Bears camp postcard (cont.)
New Face, New Place
Marty Booker. Well, sort of. Five years after being traded to Miami for defensive end Adewale Ogunleye, Booker, who ranks fifth and sixth all-time in receptions and yards for the Bears, is back in Chicago, having signed as a free agent this offseason. Sure, he has a few obstacles to overcome before he's a starter again. He turns 32 on Thursday, but he might be the best man for the job -- at least for now.
In nine NFL seasons, Booker has played alongside 16 starting quarterbacks, which he says has made it easy to deal with the Bears' uncertain QB situation. "I've never had stability at that position," Booker said. "I have to go out and catch the ball from whoever is throwing. Who's throwing it has never been part of the issue. Can't be. I'm paid to catch the ball, not to care about where it's coming from."
On the downside, Booker's never been a speedster. He generally has relied on his humongous hands (no, really, they're massive) as a possession receiver and has used his big body to box-out defenders. Too bad neither Orton nor Grossman are known for their accuracy.
Looking At The Schedule
Just like in 2007, when the Bears opened the season against a much-hyped San Diego team, Chicago gets a tough Week 1 test that could set the tone for '08. This year it's the Colts in Indianapolis. Last year the Bears not only lost a close game to the Chargers, 14-3, but also they lost two key defensive starters to injury in safety Mike Brown and defensive tackle Dusty Dvoracek (each one tore an ACL). Not exactly the best follow-up to a Super Bowl loss.
Coming out of this year's game with a win and a healthy Brown (remember, he's missed the majority of the last two years) would be a huge start. After that, the Bears face just one playoff team, Tampa Bay, over the next seven games. Managing six wins over the first half of the season seems realistic, and this is a team that tends to steamroll when it builds confidence.
Memorable Image From Camp
Between the injuries (Brown, Harris) and contract squabbles (Urlacher, Briggs), who would have thought the entirety of the dominant '06 Bears defense could ever return to the field intact? But there they were, yucking it up all weekend, knocking helmets off and oozing intensity. Following one run on Saturday, rookie Matt Forte was pushed back down to the ground after bouncing up from a tackle, evoking memories of the alleged harassment Cedric Benson got from this same bunch during the '06 camp. Forte didn't take it personally, but he certainly took notice: This unit is still tough as nails.
Speaking of Forte, he's had his moments, but Smith seems to have taken a step back from declaring the rookie a starter just yet. Adrian Peterson, who's proven perfectly capable as a starter in the past (he had three scores in five starts last year), had been taking the majority of the snaps with the first-team offense up until Sunday. On Sunday, Forte finally worked in with the unit a few times and was used heavily as a receiving back, displaying some nifty moves and steady hands, especially on a one-handed grab in traffic that he took the distance. The catch might have looked a little less pretty had it been placed better, but this one was low and behind. The passer? Grossman.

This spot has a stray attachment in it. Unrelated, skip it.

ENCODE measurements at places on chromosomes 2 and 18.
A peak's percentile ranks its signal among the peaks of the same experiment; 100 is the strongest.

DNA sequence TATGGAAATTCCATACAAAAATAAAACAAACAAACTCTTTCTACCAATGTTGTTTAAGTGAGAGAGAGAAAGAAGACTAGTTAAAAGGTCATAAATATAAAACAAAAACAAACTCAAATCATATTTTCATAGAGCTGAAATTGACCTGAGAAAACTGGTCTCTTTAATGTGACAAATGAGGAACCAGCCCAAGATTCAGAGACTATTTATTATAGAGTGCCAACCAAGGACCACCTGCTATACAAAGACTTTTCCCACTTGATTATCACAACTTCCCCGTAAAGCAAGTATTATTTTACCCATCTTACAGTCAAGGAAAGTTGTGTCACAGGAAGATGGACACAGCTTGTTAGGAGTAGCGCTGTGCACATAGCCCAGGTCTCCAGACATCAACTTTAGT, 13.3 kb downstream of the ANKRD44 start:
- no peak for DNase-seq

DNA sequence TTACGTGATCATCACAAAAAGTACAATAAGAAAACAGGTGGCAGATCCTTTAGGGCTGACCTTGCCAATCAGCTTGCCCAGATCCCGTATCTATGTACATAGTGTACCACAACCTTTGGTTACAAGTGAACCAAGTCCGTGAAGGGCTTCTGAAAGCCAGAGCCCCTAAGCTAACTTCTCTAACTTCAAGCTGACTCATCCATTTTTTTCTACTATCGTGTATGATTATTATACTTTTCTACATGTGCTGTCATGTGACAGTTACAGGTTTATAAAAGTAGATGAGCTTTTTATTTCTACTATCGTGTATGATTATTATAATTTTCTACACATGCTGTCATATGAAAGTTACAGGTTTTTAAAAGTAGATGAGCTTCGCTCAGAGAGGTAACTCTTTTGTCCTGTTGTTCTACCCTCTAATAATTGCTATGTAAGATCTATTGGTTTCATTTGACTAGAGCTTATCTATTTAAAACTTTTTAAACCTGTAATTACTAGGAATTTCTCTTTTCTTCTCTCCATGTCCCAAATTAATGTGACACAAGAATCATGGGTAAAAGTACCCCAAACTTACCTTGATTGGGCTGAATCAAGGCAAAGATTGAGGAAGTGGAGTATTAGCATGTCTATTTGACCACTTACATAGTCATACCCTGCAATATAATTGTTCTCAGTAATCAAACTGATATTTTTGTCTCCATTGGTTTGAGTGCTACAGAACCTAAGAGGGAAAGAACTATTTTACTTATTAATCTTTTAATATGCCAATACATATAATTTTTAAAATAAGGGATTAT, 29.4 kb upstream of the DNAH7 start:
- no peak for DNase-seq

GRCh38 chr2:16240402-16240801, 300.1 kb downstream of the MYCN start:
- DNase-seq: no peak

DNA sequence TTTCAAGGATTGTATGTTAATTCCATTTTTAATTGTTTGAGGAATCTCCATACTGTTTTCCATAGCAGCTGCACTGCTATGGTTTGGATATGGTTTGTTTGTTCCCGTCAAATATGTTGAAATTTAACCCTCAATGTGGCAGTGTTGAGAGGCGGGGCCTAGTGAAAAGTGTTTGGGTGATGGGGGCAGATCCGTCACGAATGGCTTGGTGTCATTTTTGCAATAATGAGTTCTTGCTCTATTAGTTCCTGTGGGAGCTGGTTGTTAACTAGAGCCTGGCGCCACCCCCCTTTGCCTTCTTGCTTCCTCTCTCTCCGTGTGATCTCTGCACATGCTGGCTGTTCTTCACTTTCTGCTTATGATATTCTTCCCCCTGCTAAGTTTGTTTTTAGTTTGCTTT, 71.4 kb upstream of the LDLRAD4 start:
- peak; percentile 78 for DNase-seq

Come late August when I'm drafting my fantasy team, I'll have very few Bears players on my "draftable" list. If Olsen falls into the seventh round or later, he's a steal. I've got a mental list that also includes Hester if he falls very, very far, and the "Bears defense." Beyond that, whomever starts in the backfield will be worth a flyer, based on the commitment of this offense to the run (Smith used his go-to "we get off the bus running" line again Sunday), but even that situation will be tough to figure out with the position still up for grabs.
There cannot be a team in the league with greater depth at tight end than the Bears. After Olsen and Desmond Clark (two years removed from a 45-catch, six-touchdown season) is 6-foot-7, 262-pound Michigan State rookie Kellen Davis, who the Bears selected in the fifth round. The way the Bears were telling it, Davis hadn't dropped a pass until Sunday afternoon, and more than a few reporters had dubbed him the "best looking player in camp" so far. His best chance to make an impact in '08: Learn how to block.
The first player to express frustration with Hester-mania? That would be Rashied Davis, who's also competing for a wide receiver spot. On Hester's first day in pads on Sunday, fans cat-called "Heeeester" for the first five minutes of receiver drills before Davis finally had enough. In shrill falsetto, he wailed "Deeeeeeevin! Deeeeeeevin!" for the rest of the drill.
The Bears know what's coming in 2008: No one with any sense will punt or kick directly to Hester. (Note: the Broncos aren't on the schedule.) So when Hester lined up in pads to return live punts for the first time on Sunday, the crowd got a fistful of disappointment as Brad Maynard sent eight straight punts away from Hester. Maynard hung 'em high, he pinned 'em against the sideline -- but not a single one was returnable. You could see the frustration building in Hester's eyes. It could be a long season for the Windy City Flyer.
Best way to pass the time in Bourbonnais? Stroll through the players' parking lot and try to guess whose gaudy ride is whose. The gigantic Nissan monster truck with the UF stickers? Gotta be Grossman or Alex Brown, both Florida alums. But the blended chocolate-brown-and-black Hummer with extra-thin wheels and chrome rims? I'm leaning toward Dvoracek, but, really, I don't want to know.